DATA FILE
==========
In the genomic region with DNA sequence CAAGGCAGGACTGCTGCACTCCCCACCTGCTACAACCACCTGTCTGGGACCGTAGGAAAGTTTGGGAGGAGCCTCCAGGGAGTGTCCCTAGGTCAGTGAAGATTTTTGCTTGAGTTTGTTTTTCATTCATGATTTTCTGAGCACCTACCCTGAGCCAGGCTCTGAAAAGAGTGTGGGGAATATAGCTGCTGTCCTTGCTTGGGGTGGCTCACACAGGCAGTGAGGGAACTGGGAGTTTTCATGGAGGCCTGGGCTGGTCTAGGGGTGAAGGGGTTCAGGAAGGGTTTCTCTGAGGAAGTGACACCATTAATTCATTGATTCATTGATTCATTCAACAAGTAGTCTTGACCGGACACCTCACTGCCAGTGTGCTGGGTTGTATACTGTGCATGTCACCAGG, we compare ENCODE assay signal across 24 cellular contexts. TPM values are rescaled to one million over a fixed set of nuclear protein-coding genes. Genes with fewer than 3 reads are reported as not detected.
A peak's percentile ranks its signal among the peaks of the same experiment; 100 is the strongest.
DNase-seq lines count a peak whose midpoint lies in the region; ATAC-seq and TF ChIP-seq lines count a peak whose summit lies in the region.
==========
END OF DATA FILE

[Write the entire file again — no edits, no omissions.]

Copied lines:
In the genomic region with DNA sequence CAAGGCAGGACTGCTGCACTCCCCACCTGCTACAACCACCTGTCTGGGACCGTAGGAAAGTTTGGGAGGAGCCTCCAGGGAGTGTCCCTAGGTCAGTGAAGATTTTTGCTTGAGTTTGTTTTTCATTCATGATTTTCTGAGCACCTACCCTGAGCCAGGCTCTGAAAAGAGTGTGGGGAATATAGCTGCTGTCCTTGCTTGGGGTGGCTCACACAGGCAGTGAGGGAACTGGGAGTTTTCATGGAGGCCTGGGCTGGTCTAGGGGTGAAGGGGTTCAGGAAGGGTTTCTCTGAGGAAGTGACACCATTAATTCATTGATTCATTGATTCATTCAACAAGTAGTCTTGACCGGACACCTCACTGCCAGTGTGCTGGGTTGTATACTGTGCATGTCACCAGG, we compare ENCODE assay signal across 24 cellular contexts. TPM values are rescaled to one million over a fixed set of nuclear protein-coding genes. Genes with fewer than 3 reads are reported as not detected.
A peak's percentile ranks its signal among the peaks of the same experiment; 100 is the strongest.
DNase-seq lines count a peak whose midpoint lies in the region; ATAC-seq and TF ChIP-seq lines count a peak whose summit lies in the region.